The Power of Self-Validation

One way or another, we have all experienced some form of invalidation in our lives. From someone trying to dictate how we “should” feel to the notion that we “should not” feel that way in the first place, invalidation is rampant and has been so ingrained into our society it has become barely identifiable. It can be as simple as innocently telling a child, “You’re okay,” when they skin their knee or as complex as your own personal self-invalidating negative thoughts. Invalidation truly is a multi-faceted cycle, and denying what we feel or think causes us to question ourselves in harmful ways. However, there is a simple way to break the cycle: practicing self-validation. Before we can journey through breaking the cycle of invalidation, we must first understand the essence of what it means to practice self-validation.

Self-Validation at its Core

Self-validation is the ability to give space and personal affirmation to your thoughts, emotions, or ideas. It is the practice of validating your own experiences and making room for how you feel at any given moment in time. It is saying to yourself, “It makes sense that I feel this way, and I should not try to discount my own experiences.” Although this may sound simple, it takes practice to rework our own self-talk and break the constant cycle of invalidation that we often face. 

How to Practice Self- Validation

So, how do we incorporate self-validation into our lives? There is no clear-cut, right or wrong way to validate yourself, rather different forms and ways to change your own self-talk. Here are four of the many different styles of validation–try them and see what works for you.

Self Affirmations

One of the most fundamental forms of self-validation are self-affirmative statements, or self affirmations. These come in many different forms and can be used every day as a form of positive self-talk. Personally, I have found “I am” statements to be particularly helpful, and I like to say these phrases when I am feeling down about myself. Something along the lines of “I am strong,” “I am resilient,” or “I am willing to work hard” are examples of powerful self affirmations, but statements like, “I am kind,” or “I am caring,” are emotionally empowering as well.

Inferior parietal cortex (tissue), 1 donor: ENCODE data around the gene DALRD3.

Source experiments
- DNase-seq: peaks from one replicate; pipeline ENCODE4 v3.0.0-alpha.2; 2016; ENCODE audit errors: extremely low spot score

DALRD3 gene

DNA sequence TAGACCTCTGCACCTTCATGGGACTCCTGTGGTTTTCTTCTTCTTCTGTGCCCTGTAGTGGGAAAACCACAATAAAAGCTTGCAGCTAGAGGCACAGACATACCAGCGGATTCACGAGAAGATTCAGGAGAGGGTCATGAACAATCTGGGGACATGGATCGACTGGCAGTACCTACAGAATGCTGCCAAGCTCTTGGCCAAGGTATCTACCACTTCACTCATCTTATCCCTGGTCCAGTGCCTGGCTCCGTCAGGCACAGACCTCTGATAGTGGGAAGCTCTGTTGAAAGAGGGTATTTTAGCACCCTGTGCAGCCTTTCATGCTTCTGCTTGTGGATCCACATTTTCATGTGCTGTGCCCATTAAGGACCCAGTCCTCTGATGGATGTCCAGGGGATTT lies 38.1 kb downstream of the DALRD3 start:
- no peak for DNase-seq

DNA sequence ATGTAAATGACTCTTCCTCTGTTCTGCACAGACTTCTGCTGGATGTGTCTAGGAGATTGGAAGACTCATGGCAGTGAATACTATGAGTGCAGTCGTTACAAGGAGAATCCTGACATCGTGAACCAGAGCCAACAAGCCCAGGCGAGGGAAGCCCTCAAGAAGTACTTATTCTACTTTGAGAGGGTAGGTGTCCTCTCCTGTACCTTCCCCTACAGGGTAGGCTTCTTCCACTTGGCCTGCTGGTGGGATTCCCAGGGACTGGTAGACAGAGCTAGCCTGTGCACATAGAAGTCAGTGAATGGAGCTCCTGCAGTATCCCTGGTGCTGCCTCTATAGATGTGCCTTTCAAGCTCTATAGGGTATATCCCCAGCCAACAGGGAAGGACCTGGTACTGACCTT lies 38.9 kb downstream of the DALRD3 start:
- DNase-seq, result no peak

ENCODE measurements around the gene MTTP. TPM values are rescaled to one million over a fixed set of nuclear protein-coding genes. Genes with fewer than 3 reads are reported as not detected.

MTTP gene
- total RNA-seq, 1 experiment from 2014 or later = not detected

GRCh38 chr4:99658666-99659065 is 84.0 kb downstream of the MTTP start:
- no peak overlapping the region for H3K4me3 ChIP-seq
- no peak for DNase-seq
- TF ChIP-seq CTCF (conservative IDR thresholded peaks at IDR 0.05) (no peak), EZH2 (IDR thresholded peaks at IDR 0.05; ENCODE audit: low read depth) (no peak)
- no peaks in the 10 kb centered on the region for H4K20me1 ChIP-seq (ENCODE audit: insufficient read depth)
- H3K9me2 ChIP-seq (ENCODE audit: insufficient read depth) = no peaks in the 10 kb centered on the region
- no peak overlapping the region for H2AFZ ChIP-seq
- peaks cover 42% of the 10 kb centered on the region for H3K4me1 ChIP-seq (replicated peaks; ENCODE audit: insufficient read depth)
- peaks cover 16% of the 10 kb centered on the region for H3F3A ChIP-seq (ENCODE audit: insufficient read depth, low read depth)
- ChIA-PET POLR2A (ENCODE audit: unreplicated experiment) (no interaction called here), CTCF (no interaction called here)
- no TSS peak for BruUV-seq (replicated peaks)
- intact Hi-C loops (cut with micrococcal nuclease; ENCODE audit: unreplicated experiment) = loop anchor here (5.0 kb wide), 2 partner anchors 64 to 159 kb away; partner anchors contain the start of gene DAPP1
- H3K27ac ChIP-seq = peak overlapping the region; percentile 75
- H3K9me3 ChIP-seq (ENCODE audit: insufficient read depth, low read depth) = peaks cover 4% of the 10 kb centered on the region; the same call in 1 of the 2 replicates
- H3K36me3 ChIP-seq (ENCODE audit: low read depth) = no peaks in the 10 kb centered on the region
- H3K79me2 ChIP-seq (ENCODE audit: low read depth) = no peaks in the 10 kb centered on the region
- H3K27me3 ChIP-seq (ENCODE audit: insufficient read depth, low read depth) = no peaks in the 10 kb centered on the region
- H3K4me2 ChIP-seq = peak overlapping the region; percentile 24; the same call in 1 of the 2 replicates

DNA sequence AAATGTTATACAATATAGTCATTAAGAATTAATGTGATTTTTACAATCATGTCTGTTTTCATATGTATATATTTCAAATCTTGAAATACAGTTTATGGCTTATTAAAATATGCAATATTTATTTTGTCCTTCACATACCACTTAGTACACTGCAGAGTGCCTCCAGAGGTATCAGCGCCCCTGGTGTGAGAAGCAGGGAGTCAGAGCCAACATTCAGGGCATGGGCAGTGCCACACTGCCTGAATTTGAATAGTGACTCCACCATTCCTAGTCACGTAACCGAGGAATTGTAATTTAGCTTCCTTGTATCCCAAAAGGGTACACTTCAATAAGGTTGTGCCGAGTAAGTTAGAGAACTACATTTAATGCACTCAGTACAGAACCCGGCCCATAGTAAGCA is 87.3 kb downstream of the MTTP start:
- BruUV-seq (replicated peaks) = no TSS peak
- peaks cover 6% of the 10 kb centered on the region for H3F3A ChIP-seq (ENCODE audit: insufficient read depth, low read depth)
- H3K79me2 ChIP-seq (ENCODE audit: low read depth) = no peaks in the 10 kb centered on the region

Validating Statements

Another type of self-validation is . . . you guessed it, validating statements. These are the statements that I particularly love to use when focusing on the overarching theme of self-validation. Phrases like “What I am feeling right now is valid,” “Life is hard,” or “I am doing my best” are great ways to start opening up a space for validation within. 

Positive Validation Mantras

One of my absolute favorite forms of self validation that I try to use daily are positive mantras. These are the uplifting statements that offer the ability to shift your perspective and overall outlook on life. A quote turned mantra that helps me to recenter is, “Without the bitterest cold that penetrates to the very bone, how can plum blossoms send forth their fragrance all over the universe?” This statement by Japanese poet Matsuo Bashō outlines the importance of taking in the bad to enjoy the good. You can find an abundance of mantras and quotes, just like this one, online to help you on your own self-validation journey.

“And” Statements

Finally, we have come to one of the more fun forms of self-validation: “and” statements. These are statements that take root in the power of dialectical thinking where two things can be opposite or different yet still remain true at the same time.“And” statements express that the world is not only black or white, but a rainbow of colors. For example, an “and” statement could be “I had a really difficult day today, and that does not reflect on my own self worth.” Removing the word “but” from a sentence and replacing it with the word “and” is also frequently useful to make statements more validating.  “I didn’t sleep well last night, but I still need to go to school” becomes “I didn’t sleep well last night, and I still need to go to school.”  “I’m really angry with you right now, but I love you” becomes “I’m really angry with you right now, and I love you.” In these cases, using “and” does a better job of acknowledging the truth of both sentiments.

There are many different ways to validate yourself and to allow space for your own emotions and experiences. Try practicing one of the forms of self-validation today to learn how to become a more centered you! Remember, the only wrong way to practice self-validation is to not practice at all.

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